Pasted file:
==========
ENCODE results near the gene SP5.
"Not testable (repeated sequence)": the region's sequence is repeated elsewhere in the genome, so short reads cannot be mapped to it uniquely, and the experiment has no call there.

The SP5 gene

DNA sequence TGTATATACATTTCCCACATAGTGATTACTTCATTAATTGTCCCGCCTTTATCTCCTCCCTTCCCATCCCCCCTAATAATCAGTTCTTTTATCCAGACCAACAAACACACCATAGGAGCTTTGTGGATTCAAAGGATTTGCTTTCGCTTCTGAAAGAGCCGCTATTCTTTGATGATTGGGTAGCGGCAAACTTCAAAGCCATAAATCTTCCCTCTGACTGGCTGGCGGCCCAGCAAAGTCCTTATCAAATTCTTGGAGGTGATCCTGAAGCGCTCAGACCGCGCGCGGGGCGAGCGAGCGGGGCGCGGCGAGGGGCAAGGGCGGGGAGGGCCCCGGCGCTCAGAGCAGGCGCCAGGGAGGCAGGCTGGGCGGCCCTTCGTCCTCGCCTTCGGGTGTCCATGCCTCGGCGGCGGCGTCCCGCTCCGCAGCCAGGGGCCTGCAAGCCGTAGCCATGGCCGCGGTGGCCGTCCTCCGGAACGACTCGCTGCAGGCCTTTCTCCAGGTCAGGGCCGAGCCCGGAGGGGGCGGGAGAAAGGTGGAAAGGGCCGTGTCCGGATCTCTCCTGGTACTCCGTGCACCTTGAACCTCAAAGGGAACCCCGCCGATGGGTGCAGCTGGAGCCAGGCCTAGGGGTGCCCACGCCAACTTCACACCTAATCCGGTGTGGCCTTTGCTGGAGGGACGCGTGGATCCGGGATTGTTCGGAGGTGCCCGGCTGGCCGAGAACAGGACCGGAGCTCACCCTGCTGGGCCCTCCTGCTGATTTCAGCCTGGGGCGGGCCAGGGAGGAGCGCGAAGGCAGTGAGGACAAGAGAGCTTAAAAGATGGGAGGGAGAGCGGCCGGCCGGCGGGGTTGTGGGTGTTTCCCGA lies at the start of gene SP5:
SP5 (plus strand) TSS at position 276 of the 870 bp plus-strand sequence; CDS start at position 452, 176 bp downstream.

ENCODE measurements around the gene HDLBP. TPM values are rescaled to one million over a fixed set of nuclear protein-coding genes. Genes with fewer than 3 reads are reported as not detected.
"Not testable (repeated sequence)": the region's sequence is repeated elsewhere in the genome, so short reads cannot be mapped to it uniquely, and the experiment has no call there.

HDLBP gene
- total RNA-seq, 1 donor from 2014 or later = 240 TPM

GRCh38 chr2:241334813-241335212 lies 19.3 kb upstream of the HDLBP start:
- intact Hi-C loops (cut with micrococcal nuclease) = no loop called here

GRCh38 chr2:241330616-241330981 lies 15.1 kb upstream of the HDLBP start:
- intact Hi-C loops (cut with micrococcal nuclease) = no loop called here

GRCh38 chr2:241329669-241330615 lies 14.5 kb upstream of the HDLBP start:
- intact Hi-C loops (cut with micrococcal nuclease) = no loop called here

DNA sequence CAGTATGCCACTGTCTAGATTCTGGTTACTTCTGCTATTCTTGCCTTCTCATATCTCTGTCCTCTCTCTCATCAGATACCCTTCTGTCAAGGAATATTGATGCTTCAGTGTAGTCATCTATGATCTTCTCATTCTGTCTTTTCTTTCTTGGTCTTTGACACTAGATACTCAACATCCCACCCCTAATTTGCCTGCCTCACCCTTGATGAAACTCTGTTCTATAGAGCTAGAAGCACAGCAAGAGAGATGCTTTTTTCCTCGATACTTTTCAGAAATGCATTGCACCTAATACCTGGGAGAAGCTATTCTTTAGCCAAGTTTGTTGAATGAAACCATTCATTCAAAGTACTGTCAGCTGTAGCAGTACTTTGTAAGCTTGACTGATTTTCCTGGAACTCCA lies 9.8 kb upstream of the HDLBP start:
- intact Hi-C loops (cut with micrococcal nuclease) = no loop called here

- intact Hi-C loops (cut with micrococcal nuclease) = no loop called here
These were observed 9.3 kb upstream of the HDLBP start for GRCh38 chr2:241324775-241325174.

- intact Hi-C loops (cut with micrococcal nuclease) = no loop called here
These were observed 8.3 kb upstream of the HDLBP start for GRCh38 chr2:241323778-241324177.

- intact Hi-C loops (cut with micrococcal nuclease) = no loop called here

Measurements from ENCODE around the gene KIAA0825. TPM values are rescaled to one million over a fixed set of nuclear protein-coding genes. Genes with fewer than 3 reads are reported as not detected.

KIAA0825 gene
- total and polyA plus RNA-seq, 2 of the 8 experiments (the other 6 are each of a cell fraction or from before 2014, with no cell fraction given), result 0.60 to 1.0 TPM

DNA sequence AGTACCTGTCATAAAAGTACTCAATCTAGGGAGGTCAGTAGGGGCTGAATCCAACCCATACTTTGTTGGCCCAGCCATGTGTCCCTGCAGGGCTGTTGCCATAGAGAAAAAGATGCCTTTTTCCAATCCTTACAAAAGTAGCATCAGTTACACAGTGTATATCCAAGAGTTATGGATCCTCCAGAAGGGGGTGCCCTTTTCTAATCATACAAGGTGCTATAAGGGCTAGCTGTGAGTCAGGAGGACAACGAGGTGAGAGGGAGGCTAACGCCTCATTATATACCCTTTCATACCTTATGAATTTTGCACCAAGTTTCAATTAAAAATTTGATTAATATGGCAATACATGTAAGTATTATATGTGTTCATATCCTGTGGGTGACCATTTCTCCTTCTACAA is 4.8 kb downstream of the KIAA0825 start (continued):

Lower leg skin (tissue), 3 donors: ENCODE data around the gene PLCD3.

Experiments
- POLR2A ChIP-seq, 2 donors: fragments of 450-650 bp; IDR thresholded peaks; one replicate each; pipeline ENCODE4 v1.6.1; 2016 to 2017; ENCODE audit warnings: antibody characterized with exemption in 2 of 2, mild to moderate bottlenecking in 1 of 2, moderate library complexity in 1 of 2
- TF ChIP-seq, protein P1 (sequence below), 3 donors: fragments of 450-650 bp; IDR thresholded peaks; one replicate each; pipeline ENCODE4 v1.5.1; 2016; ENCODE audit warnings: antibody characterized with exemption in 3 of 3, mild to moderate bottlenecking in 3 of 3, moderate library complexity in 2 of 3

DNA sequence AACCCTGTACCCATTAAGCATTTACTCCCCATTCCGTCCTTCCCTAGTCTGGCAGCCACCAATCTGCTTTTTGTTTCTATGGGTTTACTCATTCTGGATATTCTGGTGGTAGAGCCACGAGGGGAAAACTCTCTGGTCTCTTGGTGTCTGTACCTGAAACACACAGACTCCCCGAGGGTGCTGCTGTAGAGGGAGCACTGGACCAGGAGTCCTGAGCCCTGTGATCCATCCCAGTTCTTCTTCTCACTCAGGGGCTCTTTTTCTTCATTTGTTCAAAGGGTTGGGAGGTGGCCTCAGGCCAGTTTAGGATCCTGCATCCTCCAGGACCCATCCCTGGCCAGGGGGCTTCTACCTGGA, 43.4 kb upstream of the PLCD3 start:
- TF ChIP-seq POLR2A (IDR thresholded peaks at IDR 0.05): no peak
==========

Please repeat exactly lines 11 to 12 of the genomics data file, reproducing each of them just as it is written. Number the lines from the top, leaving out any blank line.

- intact Hi-C loops (cut with micrococcal nuclease) = no loop called here

GRCh38 chr2:241330616-241330981 lies 15.1 kb upstream of the HDLBP start: